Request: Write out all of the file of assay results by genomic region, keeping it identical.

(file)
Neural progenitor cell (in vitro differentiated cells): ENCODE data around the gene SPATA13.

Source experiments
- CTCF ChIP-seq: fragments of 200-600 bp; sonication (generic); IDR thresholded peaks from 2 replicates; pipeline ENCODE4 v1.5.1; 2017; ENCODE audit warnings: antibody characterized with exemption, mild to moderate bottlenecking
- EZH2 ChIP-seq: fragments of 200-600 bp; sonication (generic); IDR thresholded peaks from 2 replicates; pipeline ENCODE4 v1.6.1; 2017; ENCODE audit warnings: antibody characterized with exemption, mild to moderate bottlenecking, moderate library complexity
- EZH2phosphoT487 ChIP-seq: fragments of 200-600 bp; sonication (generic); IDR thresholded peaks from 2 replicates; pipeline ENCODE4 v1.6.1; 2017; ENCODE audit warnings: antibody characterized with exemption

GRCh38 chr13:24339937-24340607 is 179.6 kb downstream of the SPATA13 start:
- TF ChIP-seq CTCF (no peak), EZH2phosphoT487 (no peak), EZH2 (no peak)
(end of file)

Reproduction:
Neural progenitor cell (in vitro differentiated cells): ENCODE data around the gene SPATA13.

Source experiments
- CTCF ChIP-seq: fragments of 200-600 bp; sonication (generic); IDR thresholded peaks from 2 replicates; pipeline ENCODE4 v1.5.1; 2017; ENCODE audit warnings: antibody characterized with exemption, mild to moderate bottlenecking
- EZH2 ChIP-seq: fragments of 200-600 bp; sonication (generic); IDR thresholded peaks from 2 replicates; pipeline ENCODE4 v1.6.1; 2017; ENCODE audit warnings: antibody characterized with exemption, mild to moderate bottlenecking, moderate library complexity
- EZH2phosphoT487 ChIP-seq: fragments of 200-600 bp; sonication (generic); IDR thresholded peaks from 2 replicates; pipeline ENCODE4 v1.6.1; 2017; ENCODE audit warnings: antibody characterized with exemption

GRCh38 chr13:24339937-24340607 is 179.6 kb downstream of the SPATA13 start:
- TF ChIP-seq CTCF (no peak), EZH2phosphoT487 (no peak), EZH2 (no peak)